@yogthos tbh infix notation is not that hard to define and understand.

Julia and both have pretty complete macros (i think Nim too, only glanced it?)

And notation-to-tree seems pretty obvious typically..

for el in lst: ...

(for (in el lst) ....)

I mean, `in` can be seen as infix operator so `for` could still be like a macro that breaks up that (in el lst) for meaning.

"No operator" can also be an operator. With `()` surrounded after it is call-as-function and with `[]` access as array.

@jasper for me, the main advantage of s-exp notation is that you can use the same language you're already using to transform itself.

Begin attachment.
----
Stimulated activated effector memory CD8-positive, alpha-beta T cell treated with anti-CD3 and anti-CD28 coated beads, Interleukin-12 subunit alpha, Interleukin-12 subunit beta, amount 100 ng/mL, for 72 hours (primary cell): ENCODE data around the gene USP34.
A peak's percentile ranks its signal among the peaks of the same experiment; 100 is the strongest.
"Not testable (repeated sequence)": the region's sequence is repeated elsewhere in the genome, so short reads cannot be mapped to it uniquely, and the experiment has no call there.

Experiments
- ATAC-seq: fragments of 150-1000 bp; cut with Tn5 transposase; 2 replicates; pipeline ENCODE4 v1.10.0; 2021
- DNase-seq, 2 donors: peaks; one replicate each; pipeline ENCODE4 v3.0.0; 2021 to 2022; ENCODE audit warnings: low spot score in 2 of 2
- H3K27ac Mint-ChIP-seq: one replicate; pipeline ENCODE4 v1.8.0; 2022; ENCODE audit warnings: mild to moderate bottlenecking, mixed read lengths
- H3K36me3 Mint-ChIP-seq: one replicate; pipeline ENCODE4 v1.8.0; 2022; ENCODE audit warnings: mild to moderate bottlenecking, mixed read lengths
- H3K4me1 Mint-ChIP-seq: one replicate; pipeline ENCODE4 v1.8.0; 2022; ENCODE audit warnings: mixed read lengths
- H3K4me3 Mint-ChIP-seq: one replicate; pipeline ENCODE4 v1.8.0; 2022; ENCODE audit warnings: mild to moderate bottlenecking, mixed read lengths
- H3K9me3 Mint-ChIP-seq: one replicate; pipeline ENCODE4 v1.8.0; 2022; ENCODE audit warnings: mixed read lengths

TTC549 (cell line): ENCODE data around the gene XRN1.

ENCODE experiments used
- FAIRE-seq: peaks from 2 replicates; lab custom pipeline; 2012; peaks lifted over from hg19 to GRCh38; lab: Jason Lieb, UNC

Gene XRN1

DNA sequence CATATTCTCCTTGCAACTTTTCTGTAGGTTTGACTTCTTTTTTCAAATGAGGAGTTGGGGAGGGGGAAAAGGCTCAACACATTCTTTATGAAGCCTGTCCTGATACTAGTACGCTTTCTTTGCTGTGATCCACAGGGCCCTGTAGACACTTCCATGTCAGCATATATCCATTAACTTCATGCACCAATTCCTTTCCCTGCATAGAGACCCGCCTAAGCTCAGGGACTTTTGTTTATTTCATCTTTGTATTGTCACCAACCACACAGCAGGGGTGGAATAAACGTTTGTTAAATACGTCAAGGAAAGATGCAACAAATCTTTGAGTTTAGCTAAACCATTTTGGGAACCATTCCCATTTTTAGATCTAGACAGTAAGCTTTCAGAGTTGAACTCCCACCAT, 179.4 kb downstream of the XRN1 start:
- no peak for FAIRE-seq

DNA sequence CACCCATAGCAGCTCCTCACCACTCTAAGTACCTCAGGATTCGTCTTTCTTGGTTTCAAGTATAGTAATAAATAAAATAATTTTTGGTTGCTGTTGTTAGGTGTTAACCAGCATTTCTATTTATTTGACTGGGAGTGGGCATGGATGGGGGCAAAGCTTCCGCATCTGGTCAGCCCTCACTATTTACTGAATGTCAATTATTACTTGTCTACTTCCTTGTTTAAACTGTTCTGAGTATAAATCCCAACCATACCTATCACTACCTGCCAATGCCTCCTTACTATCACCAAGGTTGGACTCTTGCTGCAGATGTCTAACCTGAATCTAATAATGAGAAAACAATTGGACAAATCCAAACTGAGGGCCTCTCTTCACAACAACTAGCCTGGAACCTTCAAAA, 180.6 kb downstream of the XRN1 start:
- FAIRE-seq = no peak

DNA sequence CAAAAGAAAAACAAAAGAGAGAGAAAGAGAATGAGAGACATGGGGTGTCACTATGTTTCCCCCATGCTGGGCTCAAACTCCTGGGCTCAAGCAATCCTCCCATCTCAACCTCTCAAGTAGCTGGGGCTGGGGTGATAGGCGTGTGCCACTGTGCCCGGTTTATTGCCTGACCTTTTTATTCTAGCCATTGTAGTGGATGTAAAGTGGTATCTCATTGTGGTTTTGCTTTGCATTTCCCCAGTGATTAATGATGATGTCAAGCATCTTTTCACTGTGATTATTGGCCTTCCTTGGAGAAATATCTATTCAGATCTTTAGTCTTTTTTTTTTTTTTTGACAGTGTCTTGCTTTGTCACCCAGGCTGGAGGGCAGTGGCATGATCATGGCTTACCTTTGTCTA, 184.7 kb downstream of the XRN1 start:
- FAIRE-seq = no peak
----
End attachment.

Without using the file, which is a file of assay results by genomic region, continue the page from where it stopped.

When you have separate syntax for logic and data, then you need an additional metalanguage to manipulate the AST that will have its own rules and quirks.

So it largely comes down to having to keep less stuff in your head.

@yogthos i forgot how Julia did it.. something like `(a + b * $c)` produces an expression-object. $c is another value entering into this object. a and b are just the symbols in there, not via variables. Can also do $(some_function(..))

I mean, it doesn't seem that complicated to me.. Tbh i also forgot how the Common Lisp one went... right it used the `(...) and ,(comma) to quickly make trees.

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